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Title
Hundred-year-old Surgical Mainstay on the Verge of Obsolescence Thanks to Innovative N.O.T.E.S. Procedure - Archived
Date
November 17, 2011
Article

Advanced Interventional Endoscopist at Winthrop-University Hospital Leading the Way

There was a time when laparoscopic surgery was the most innovative and least invasive way of making internal repairs to the human body. Today, a handful of surgeons are exploring a new approach to surgery known as N.O.T.E.S. – natural orifice transluminal endoscopic surgery. The approach involves passing an endoscope – a thin tube with a built-in camera, light and miniscule tools – through the natural orifices of the body in order to perform surgery non-invasively, leaving no external wounds or scars.

On November 15, Dr. Stavros Stavropoulos, Director of Gastrointestinal Endoscopy and Director of the Advanced Endoscopy Program at Winthrop-University Hospital in Mineola, NY, performed back-to-back highly innovative NOTES procedures on two patients. These procedures are aimed at curing a disease that was long overdue for improvement in treatment options.

The disease shared by these two patients is Achalasia - a disorder of the esophagus, the tube that transports swallowed food from the mouth to the stomach, that makes it difficult for swallowed food and liquids to pass into the stomach. The normal esophagus is a muscular tube that contracts in order to push the food towards the stomach, a function called esophageal peristalsis. A muscular ring at the end of the esophagus, called the lower esophageal sphincter, acts as a valve between the esophagus and the stomach. It is normally in a contracted (closed) state to prevent acid from the stomach from refluxing back into the esophagus. However, when food is swallowed an esophageal contraction starts carrying the food towards the stomach, nerves signal ahead to the lower esophageal sphincter to relax (open) and allow passage of the food into the stomach. After food passes through, the sphincter immediately contracts again and stays closed to prevent reflux of acid and swallowed food back into the esophagus.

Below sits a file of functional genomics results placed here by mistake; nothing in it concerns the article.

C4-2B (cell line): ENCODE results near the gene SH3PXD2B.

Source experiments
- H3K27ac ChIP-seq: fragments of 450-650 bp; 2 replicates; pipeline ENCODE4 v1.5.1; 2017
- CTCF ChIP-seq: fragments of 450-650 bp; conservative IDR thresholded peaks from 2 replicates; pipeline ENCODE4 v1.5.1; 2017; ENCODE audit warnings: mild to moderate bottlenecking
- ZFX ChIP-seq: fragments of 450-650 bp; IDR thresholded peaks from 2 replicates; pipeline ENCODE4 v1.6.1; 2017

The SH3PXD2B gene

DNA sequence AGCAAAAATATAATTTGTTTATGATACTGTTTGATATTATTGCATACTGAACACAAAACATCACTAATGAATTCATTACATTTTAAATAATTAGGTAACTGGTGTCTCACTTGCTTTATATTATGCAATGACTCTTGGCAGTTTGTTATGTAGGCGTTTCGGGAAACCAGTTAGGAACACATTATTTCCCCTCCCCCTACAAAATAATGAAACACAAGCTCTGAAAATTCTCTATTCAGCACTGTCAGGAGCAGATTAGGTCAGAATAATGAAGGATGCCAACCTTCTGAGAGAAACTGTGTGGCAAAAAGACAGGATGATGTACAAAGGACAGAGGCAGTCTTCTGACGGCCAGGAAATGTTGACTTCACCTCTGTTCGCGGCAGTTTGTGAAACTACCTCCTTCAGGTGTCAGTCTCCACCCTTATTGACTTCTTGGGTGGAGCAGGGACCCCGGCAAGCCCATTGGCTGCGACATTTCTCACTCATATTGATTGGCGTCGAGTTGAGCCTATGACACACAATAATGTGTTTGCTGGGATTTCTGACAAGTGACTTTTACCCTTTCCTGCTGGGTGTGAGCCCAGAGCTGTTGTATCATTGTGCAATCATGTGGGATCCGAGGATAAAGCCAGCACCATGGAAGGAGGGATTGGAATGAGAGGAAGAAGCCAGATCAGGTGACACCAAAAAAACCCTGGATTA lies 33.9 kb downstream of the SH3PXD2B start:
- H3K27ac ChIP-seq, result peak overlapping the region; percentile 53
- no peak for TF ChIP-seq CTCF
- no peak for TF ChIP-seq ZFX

In Achalasia, a condition that affects approximately 24,000 Americans, due to disease of the nerves of the esophagus, there are no coordinated contractions pushing the food towards the stomach and the lower esophageal sphincter does not relax to let the food enter the stomach. This results in food and saliva accumulating in the esophagus until the accumulated food builds enough pressure to push through the contracted sphincter and enter the stomach.  Patients often adapt their diet to this condition consuming more liquid foods and drinking large amounts of water to push the food through.

Until now, the gold standard for treatment of Achalasia was the Heller myotomy. Developed in 1913, the procedure traditionally involved an open surgical procedure, either through the chest or through the abdomen, after which the lower esophageal sphincter was cut to allow food to pass through. In recent years, the procedure was adapted to a laparoscopic approach which involved multiple small incisions instead of one large one.

Today, the new NOTES procedure has made the repair of Achalasia even less invasive, with no external incisions whatsoever. Dr. Stavropoulos’ endoscopic submucosal myotomy has also earned its own literary acronym – P.O.E.M. for peroral (through the mouth) endoscopic myotomy. Pioneered in the U.S. by Dr. Stavropoulos, in collaboration with Collin E. Brathwaite, MD, Chief of the Division of Minimally Invasive and Bariatric Surgery at Winthrop, the POEM procedure is enabling patients to make a full recovery and get back to their daily lives in just a matter of days.